Every week it seems like there’s a new study either praising or demonizing a particular food — and it makes it hard to know whether that glass of “heart-healthy” red wine is actually good for your health.
That’s why researchers from the American College of Cardiology aimed to sort out exactly which foods we should all be eating for healthier hearts. They published their recommendations in the Journal of the American College of Cardiology this month after reviewing more than 60 studies.
Unsurprisingly, researchers touted the benefits of fruits and vegetables and advised against sugary, processed foods.
Some foods were found to offer health benefits — but not enough to outweigh their potential risks. Dairy, for example, has been linked to low blood pressure, but is high in saturated fat, meaning it’s best eaten in moderation. And while numerous studies have linked alcohol to reduced risk of heart disease, drinking can also lead to liver disease and certain cancers.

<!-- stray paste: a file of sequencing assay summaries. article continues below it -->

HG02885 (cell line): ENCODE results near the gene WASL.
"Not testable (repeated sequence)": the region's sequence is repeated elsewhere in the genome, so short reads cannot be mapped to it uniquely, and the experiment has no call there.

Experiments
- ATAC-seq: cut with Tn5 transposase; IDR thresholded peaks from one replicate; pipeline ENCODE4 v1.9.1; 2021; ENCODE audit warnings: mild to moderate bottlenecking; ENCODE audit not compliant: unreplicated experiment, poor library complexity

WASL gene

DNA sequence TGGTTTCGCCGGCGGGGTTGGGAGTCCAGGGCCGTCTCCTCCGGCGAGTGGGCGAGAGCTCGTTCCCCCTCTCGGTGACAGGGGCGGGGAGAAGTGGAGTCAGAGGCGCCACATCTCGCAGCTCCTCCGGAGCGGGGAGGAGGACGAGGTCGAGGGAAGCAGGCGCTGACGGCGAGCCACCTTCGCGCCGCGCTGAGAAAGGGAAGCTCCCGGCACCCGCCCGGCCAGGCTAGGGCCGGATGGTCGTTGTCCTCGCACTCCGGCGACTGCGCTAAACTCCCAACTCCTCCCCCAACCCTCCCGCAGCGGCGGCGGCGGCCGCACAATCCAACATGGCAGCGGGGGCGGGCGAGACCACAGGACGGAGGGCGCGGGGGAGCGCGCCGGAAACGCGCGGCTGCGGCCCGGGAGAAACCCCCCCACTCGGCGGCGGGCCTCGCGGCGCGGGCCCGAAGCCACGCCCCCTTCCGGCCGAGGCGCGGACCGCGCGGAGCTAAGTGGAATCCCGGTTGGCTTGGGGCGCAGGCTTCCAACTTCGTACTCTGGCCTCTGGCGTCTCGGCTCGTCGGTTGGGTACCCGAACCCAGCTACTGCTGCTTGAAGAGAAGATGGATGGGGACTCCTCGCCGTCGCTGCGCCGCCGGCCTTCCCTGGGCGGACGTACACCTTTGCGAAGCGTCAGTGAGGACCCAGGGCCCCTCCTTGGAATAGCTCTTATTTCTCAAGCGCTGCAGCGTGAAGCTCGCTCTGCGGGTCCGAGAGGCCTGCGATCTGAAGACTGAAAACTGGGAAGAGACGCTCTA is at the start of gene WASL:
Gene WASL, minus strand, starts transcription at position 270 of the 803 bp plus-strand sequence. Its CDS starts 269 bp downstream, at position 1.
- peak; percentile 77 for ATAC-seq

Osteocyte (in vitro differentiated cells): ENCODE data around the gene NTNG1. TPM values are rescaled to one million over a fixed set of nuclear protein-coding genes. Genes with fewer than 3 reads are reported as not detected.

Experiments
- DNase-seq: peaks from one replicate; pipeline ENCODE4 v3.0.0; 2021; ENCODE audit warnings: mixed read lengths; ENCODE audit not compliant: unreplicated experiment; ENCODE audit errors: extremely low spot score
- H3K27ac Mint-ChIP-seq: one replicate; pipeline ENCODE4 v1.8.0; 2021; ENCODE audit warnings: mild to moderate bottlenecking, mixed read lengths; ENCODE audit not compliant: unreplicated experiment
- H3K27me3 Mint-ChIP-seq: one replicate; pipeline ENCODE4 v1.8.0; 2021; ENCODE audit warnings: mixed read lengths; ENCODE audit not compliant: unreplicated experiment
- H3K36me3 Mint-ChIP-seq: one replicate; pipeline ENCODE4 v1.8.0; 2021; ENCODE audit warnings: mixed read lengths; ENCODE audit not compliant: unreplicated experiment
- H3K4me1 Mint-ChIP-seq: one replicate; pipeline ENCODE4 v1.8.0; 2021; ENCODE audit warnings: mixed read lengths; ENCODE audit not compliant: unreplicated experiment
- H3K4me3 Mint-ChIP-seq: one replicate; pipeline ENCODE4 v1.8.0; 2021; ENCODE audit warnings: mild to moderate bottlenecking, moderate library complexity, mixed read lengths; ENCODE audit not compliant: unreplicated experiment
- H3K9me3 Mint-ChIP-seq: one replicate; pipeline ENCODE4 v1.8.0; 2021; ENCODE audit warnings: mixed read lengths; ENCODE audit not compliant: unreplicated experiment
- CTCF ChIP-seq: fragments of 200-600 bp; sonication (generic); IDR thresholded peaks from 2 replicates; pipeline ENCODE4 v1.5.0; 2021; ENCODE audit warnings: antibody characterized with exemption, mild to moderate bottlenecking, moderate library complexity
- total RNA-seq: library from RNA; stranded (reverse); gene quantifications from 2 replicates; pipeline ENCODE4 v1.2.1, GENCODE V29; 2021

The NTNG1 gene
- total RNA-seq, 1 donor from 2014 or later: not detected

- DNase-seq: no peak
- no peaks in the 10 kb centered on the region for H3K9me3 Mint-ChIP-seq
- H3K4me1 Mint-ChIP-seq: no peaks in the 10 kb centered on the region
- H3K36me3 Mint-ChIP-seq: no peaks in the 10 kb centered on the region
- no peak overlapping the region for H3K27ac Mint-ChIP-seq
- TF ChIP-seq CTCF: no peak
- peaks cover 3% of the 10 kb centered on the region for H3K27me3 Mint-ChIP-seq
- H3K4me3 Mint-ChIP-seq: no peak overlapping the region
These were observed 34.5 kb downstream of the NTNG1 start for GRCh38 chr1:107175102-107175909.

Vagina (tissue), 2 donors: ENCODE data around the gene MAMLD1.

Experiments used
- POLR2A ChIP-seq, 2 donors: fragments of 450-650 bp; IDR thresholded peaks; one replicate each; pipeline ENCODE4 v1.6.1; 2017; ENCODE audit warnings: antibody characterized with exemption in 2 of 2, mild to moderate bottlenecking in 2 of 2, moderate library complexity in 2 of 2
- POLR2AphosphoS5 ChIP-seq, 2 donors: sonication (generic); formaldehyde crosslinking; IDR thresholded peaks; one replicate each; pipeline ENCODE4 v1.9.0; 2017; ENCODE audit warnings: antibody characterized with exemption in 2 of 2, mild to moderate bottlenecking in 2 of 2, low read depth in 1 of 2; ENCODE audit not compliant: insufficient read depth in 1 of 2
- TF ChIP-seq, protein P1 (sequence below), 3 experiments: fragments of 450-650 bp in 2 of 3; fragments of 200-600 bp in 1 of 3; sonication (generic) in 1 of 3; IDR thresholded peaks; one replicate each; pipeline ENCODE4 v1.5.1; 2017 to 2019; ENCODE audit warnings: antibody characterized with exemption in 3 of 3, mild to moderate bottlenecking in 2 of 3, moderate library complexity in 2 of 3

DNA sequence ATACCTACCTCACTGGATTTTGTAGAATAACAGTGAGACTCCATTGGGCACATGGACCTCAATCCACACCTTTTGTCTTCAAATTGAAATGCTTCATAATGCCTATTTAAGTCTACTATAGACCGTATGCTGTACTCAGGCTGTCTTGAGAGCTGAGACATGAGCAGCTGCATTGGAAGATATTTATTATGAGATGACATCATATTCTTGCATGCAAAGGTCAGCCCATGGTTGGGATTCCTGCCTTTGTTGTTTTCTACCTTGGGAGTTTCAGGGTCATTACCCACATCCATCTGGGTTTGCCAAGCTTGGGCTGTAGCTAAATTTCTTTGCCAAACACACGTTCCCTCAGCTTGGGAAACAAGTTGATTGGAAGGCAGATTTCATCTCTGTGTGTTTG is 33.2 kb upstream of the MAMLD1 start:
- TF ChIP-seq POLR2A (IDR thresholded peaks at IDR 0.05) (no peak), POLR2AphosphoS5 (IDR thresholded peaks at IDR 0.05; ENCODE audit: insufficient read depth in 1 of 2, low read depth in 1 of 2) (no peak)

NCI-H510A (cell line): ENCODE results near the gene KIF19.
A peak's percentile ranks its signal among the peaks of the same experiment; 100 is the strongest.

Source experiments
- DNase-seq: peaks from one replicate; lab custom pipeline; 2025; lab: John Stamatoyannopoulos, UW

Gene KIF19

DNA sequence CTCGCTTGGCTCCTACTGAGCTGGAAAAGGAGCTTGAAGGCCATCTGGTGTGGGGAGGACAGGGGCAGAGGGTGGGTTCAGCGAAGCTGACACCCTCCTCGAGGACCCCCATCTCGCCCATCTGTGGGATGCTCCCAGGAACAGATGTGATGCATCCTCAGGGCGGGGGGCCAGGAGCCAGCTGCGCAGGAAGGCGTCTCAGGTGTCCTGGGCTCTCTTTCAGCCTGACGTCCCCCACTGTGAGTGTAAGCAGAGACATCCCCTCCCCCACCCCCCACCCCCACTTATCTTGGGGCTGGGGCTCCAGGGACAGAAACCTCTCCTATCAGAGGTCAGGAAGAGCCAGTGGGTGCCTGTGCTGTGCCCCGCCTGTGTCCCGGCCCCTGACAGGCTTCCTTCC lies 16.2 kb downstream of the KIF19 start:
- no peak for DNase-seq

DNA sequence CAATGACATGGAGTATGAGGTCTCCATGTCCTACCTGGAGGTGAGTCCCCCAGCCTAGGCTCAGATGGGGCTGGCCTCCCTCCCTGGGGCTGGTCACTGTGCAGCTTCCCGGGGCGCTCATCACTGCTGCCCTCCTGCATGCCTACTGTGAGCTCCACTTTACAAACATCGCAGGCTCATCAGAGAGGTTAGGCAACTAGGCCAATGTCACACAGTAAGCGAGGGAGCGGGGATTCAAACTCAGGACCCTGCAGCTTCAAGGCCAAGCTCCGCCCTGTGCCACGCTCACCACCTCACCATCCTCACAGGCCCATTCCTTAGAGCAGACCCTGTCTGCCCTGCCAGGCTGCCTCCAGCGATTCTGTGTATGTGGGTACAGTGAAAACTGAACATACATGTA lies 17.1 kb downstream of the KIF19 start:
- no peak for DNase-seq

“There is no perfect, one-size-fits-all dietary pattern for preventing heart disease,” study co-author Andrew Freeman, MD, FACC, director of cardiovascular prevention and wellness at National Jewish Health, said in a statement. “But, most of the evidence continues to reinforce that a predominantly plant-based diet lower in fat, added sugars, added salt, processed foods, and with limited if any animal products seem to be where the data is pointing us.”
So, what should you be eating? Here’s what Freeman and his team deemed the heart-healthiest foods — plus some other research-backed foods you should add to your diet.